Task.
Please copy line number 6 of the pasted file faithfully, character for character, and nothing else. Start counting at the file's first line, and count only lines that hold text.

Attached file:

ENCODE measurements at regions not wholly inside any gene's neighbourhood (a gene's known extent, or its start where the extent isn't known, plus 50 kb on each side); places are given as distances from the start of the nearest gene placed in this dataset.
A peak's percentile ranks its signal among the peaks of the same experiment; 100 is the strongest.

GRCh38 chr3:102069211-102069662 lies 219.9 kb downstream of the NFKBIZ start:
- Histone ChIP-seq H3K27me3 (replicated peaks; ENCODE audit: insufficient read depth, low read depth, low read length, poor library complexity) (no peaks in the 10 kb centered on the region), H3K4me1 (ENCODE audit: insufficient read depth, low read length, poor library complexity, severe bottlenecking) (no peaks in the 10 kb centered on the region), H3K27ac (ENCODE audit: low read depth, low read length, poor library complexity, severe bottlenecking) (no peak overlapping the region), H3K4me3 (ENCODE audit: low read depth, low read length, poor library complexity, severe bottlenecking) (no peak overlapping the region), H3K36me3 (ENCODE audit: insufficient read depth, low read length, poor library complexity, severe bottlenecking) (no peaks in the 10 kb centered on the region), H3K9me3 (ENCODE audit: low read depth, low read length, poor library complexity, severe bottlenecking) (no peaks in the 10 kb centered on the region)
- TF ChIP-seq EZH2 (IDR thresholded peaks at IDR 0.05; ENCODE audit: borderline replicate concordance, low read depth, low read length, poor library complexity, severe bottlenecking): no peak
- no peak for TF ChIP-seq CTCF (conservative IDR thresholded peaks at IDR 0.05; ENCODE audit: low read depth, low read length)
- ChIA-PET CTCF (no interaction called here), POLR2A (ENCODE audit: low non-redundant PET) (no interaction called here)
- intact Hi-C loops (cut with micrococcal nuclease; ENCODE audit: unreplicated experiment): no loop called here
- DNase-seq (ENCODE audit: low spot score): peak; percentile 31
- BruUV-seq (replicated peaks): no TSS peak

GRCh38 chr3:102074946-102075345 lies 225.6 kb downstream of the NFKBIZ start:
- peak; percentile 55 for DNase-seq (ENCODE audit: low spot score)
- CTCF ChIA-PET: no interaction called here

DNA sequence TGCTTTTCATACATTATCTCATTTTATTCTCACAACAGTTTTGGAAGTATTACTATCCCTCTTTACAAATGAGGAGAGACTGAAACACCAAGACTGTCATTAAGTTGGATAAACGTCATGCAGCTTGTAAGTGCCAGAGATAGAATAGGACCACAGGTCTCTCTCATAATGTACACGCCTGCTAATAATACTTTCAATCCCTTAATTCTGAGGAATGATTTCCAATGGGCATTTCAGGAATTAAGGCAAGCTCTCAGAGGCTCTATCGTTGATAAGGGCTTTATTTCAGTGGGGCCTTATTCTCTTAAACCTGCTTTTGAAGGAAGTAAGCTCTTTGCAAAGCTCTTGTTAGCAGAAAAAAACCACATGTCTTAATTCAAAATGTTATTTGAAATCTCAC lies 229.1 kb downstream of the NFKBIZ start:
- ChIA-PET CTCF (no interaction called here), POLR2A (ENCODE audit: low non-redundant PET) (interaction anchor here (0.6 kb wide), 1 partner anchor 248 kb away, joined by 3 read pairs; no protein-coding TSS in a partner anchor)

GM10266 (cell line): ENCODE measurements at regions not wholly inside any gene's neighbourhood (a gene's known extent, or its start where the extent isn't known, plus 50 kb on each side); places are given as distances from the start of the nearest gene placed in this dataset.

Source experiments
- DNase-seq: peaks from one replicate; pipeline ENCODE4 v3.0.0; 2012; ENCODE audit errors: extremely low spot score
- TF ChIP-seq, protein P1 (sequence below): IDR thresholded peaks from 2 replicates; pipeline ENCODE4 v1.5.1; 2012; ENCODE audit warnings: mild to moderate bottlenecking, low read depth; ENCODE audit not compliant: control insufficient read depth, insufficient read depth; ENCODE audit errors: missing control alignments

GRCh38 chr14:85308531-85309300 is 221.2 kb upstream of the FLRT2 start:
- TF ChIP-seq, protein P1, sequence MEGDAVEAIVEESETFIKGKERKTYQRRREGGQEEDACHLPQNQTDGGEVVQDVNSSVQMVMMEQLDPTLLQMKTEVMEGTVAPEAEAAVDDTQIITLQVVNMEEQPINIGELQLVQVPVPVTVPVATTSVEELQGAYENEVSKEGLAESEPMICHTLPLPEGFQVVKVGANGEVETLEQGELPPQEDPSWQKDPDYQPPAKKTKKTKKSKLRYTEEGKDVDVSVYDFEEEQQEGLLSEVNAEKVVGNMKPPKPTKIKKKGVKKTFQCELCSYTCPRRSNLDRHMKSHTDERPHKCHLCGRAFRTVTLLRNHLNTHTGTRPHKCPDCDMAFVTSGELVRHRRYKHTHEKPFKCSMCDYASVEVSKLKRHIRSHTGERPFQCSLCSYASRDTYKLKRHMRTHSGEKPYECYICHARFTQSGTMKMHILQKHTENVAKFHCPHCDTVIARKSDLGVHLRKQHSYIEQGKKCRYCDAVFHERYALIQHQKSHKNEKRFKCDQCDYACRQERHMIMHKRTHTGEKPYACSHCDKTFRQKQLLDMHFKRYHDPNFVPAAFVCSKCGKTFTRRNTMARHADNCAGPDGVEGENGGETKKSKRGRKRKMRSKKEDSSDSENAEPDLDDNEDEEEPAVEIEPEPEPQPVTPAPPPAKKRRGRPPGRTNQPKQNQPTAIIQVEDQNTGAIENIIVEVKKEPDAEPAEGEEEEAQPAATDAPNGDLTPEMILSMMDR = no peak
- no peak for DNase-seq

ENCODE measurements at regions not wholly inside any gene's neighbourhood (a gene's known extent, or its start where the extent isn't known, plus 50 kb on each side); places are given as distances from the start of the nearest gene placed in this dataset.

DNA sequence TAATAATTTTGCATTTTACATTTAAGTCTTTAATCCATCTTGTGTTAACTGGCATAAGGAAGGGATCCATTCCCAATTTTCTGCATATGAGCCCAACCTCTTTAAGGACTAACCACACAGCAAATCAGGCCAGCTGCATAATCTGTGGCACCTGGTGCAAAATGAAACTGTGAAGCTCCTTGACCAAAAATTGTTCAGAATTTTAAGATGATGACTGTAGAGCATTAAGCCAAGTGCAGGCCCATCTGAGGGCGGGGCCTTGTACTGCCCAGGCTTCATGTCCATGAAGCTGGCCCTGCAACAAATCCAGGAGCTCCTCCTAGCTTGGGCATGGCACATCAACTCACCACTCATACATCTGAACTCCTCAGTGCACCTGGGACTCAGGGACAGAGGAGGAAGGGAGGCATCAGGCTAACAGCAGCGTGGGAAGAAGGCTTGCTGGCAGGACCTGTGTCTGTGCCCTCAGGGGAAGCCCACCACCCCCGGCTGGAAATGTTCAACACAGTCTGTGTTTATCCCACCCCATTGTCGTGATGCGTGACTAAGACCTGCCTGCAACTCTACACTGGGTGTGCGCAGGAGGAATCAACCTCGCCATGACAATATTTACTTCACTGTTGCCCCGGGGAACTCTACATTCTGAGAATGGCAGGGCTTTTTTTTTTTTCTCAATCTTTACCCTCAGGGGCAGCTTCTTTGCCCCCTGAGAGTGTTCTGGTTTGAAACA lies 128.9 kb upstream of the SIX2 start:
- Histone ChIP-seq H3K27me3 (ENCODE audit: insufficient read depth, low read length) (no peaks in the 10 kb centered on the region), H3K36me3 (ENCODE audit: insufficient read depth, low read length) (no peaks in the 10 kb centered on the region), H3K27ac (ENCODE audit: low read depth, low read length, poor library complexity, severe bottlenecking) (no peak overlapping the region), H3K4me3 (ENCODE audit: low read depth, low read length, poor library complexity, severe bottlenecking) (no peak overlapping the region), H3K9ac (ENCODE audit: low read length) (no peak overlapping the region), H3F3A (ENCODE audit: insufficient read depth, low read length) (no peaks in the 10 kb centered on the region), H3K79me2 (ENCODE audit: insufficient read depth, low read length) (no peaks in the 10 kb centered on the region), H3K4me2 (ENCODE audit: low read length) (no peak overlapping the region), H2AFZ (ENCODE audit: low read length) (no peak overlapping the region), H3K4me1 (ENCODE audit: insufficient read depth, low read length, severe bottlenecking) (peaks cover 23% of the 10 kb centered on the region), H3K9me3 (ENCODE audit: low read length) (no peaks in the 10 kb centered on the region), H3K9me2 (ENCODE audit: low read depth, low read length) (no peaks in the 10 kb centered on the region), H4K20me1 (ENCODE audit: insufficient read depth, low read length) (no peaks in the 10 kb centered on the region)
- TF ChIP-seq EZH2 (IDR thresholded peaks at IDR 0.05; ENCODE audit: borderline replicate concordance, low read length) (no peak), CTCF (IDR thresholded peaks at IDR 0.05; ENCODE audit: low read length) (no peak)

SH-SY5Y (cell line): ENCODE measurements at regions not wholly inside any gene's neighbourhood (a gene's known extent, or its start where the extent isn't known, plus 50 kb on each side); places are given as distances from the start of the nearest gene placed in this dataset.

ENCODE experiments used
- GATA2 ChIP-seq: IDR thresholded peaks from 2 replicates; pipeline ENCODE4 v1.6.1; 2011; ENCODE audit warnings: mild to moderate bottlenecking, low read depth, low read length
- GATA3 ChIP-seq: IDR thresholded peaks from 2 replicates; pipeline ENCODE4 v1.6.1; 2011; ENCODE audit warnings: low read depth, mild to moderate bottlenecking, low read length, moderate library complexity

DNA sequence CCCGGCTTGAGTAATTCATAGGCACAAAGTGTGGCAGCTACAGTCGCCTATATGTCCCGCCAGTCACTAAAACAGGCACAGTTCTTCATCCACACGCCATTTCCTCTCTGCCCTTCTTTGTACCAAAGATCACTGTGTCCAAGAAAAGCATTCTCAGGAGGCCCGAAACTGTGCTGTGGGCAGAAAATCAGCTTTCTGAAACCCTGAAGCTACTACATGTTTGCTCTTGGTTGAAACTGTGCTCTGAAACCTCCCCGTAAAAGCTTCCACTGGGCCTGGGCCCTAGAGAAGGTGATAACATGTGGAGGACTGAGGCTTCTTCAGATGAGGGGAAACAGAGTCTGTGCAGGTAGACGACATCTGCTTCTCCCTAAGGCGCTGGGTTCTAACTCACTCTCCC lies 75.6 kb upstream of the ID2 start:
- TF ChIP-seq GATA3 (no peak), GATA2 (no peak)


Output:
- no peak for TF ChIP-seq CTCF (conservative IDR thresholded peaks at IDR 0.05; ENCODE audit: low read depth, low read length)